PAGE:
Why the Tribe likes Jon Garland

It’s easy to dismiss the Indians signing of Jon Garland to a minor league deal. He’s coming off a shoulder injury which limited him to nine starts in 2011, and he’ll be competing against a large group including Kevin Slowey and Jeanmar Gomes. However, it’s a low-risk, potentially high-reward signing for the Tribe, who would love to have Garland establish himself as an innings-eater at the back end of the rotation.

Since 2004, Garland has thrown at least 200 innings in six of his eight healthy seasons (and 196 in another). That type of stability at the back end of the rotation could do wonders for already strong Tribe bullpen.

And let’s be honest, this contract can’t possibly go as wrong as the last Garland the Indians signed.

 Pitcher Yrs From To Seasons
Mark Buehrle 8 2004 2011 Ind. Seasons
Dan Haren 7 2005 2011 Ind. Seasons
Roy Halladay 6 2006 2011 Ind. Seasons
Cliff Lee 6 2005 2011 Ind. Seasons
Bronson Arroyo 6 2005 2010 Ind. Seasons
Roy Oswalt 6 2004 2010 Ind. Seasons
Jon Garland 6 2004 2010 Ind. Seasons

Trade options for the Indians

If the Indians are going to win the AL Central, it’s safe to say they’ll need to upgrade the offense, most likely with an outfield bat.

What the Indians really need here is someone to replace Grady Sizemore. He may be the worst everyday player not named Yuniesky Betancourt. [Not willing to admit how bad Sizemore’s been? Then consider this depressing stat: when he gets two strikes on him with runners in scoring position, he’s 0-25.]

But we know the Tribe front office is too stubborn to sit Sizemore down, so realistically all we’ll get in the outfield is someone to replace Austin Kearns.

Here are some options (ordered from most to least realistic):

Laynce Nix, Nationals
Nix is a similar player to Morse and is also one of the Nationals’ expiring contracts.  He can play all three outfield positions, but is really more of a corner outfielder at this point in his career. His OBP (.314) is nothing special, but he could provide some pop off the bench (12 HR, 25 XBH).

Jeff Francoeur, Royals
After an impressive start to his career, Francoeur has fallen flat in recent years. He’s only 27, but his .303 OBP over the last four seasons has limited his playing time in Atlanta, New York, Texas and now Kansas City. He plays good defense though and has some pop (12 HR) which makes him a decent candidate for the Tribe.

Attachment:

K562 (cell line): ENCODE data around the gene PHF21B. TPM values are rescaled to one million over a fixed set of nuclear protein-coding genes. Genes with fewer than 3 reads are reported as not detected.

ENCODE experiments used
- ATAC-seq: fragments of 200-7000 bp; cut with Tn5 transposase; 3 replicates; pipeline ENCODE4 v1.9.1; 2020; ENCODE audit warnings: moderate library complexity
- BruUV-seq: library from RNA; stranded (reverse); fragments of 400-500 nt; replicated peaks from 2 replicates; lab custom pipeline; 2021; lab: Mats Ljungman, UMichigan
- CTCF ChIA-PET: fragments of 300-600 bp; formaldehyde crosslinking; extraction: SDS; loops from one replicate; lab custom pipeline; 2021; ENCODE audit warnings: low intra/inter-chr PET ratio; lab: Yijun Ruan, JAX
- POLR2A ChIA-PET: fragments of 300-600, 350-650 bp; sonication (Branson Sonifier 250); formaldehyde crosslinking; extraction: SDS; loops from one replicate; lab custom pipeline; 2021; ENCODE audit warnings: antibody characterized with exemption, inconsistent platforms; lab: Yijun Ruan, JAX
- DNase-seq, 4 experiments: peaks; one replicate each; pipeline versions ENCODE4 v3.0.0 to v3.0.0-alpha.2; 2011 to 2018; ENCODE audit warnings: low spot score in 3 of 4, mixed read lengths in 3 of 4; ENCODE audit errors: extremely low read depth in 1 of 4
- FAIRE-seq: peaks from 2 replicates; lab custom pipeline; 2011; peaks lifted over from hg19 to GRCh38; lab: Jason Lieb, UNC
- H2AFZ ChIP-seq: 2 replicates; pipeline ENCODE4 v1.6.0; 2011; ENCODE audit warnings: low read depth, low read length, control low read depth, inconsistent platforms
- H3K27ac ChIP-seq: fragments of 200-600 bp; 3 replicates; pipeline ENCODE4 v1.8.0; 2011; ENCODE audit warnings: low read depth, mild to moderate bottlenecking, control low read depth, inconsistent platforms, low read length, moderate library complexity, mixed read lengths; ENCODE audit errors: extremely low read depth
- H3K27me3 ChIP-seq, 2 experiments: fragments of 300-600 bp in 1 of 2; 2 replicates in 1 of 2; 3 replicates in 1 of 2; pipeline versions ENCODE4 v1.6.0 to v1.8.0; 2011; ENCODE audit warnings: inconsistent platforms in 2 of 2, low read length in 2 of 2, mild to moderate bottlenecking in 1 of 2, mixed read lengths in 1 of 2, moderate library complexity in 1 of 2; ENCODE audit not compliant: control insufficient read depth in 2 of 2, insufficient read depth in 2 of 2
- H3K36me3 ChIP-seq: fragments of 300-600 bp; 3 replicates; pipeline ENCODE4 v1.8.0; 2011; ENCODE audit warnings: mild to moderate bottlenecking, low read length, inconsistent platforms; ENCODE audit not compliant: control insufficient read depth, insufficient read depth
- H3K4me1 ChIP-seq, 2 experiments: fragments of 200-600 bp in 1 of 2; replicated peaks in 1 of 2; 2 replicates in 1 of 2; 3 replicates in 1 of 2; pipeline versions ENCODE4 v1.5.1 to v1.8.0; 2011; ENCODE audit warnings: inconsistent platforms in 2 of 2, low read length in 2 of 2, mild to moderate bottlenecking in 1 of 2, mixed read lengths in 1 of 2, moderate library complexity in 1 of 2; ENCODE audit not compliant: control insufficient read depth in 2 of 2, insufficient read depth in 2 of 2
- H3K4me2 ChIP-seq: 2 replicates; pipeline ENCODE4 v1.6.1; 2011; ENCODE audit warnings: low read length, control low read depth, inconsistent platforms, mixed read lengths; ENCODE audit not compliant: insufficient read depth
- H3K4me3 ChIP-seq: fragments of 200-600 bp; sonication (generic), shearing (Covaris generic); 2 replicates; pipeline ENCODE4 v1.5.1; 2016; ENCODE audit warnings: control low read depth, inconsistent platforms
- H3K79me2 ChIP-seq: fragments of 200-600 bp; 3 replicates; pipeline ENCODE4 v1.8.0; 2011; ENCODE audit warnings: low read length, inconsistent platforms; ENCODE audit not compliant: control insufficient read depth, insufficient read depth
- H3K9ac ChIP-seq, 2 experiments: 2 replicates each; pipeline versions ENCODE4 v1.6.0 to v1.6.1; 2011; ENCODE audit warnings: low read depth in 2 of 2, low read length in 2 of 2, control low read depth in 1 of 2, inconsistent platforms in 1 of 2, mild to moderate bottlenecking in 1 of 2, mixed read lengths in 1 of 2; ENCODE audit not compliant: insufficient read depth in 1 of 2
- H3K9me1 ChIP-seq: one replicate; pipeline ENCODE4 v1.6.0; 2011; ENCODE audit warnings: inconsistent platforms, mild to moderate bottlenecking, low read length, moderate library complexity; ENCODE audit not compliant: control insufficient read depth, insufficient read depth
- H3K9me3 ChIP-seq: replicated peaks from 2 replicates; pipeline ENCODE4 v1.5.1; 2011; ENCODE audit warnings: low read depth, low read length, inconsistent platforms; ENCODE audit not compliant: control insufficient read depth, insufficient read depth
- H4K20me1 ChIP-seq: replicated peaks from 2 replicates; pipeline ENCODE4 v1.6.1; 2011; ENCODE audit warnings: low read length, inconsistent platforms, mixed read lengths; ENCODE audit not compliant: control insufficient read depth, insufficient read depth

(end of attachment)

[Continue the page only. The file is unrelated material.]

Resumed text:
Mike Morse, Nationals
Since the Indians aren’t looking for an everyday player, Morse makes a lot of sense. He can play both corner outfield positions as well as first base and even could even play third base in a pinch. This season he’s batting .302 with a .351 OBP and 15 home runs. He’s a free agent at the end of the season, meaning he could be a reasonably cheap option.

Josh Willingham, A’s
Willingham would be another two-month rental who could provide some pop off the bench (12 HR this year). The downside is he’s a liability on defense and has limited experience playing anywhere but left field.

Casey Blake, Dodgers
It’s been five years since Blake played the outfield consistently, but he’s worth mentioning in the discussion. He could be had for a relatively cheap price, and would provide the Indians with depth at third and first as well as right field. He definitely isn’t he most exciting option on the market, but could be a nice veteran addition who could platoon at a few positions. Blake has  a team option for next season, which likely would not be picked up.

Marlon Byrd, Cubs
Byrd is one of the more expensive options out there (he’s still owed $6.5M in 2012), but may be worth it if the Indians have any doubts about Sizemore’s ability to stay healthy (which they definitely should). Byrd can play all three outfield positions. He was somewhat of a late bloomer, but has blossomed into a consistent player. Over the past five seasons he’s batting .296 with a .350 OBP – and he’s right on target to match those numbers this season (.307/.349).

Reed Johnson, Cubs
Johnson is an ideal fourth outfielder who can play all three positions reasonably well.  In limited playing time in Chicago he’s batting . 325 with a .368 OBP. He may give you the most bang for buck, as the Cubs are paying him just $900,000 this season, the last year of his contract.

Coco Crisp, A’s
Crispy wouldn’t give the Tribe the power they’d ideally like to get, but his versatility and speed make him an ideal candidate to be the fourth outfielder. He’d be a two-month rental who could be valuable in pinch-running situations down the stretch and in the playoffs.

Ryan Ludwick, Padres
The former Indian will be a hot commodity and may be too expensive for the Indians to rent for two months.  He isn’t having a great season (.305 OBP) but there’s reason to believe his power will increase once he’s out of Petco Park. The Tribe could reasonably rely on him for 8-12 home runs down the stretch.

Hunter Pence, Astros
Pence is undoubtedly the best option if the Indians have questions about Sizemore or Choo’s health. He’s just 28 years-old and is still subject to arbitration through 2012. He’s a consistent 25 HR-per-year guy who would give the Indians offense a huge boost. However, they’ll need to part with Sizemore, Brantley or Choo sometime in the near future to make room for his bat.